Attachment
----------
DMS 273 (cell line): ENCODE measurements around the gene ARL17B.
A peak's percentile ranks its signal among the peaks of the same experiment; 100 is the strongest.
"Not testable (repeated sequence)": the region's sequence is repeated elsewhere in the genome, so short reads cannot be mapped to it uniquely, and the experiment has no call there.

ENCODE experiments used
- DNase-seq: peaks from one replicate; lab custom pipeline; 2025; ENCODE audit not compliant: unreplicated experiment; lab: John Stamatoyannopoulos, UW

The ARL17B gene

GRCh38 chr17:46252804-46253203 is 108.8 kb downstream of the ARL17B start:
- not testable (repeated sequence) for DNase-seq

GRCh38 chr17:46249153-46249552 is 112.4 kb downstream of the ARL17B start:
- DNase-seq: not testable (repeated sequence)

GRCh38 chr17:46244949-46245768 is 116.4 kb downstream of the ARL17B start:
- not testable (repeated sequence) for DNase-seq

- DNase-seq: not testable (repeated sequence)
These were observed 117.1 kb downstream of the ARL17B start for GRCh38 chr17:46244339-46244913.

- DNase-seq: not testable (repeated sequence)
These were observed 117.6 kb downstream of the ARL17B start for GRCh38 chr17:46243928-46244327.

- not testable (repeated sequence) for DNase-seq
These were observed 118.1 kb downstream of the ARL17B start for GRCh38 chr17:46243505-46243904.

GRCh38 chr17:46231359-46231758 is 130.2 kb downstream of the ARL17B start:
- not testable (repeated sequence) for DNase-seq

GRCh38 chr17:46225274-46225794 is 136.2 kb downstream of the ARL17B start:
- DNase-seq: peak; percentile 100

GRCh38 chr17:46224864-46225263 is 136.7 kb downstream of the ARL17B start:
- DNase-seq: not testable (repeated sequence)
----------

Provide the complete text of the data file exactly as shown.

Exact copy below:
DMS 273 (cell line): ENCODE measurements around the gene ARL17B.
A peak's percentile ranks its signal among the peaks of the same experiment; 100 is the strongest.
"Not testable (repeated sequence)": the region's sequence is repeated elsewhere in the genome, so short reads cannot be mapped to it uniquely, and the experiment has no call there.

ENCODE experiments used
- DNase-seq: peaks from one replicate; lab custom pipeline; 2025; ENCODE audit not compliant: unreplicated experiment; lab: John Stamatoyannopoulos, UW

The ARL17B gene

GRCh38 chr17:46252804-46253203 is 108.8 kb downstream of the ARL17B start:
- not testable (repeated sequence) for DNase-seq

GRCh38 chr17:46249153-46249552 is 112.4 kb downstream of the ARL17B start:
- DNase-seq: not testable (repeated sequence)

GRCh38 chr17:46244949-46245768 is 116.4 kb downstream of the ARL17B start:
- not testable (repeated sequence) for DNase-seq

- DNase-seq: not testable (repeated sequence)
These were observed 117.1 kb downstream of the ARL17B start for GRCh38 chr17:46244339-46244913.

- DNase-seq: not testable (repeated sequence)
These were observed 117.6 kb downstream of the ARL17B start for GRCh38 chr17:46243928-46244327.

- not testable (repeated sequence) for DNase-seq
These were observed 118.1 kb downstream of the ARL17B start for GRCh38 chr17:46243505-46243904.

GRCh38 chr17:46231359-46231758 is 130.2 kb downstream of the ARL17B start:
- not testable (repeated sequence) for DNase-seq

GRCh38 chr17:46225274-46225794 is 136.2 kb downstream of the ARL17B start:
- DNase-seq: peak; percentile 100

GRCh38 chr17:46224864-46225263 is 136.7 kb downstream of the ARL17B start:
- DNase-seq: not testable (repeated sequence)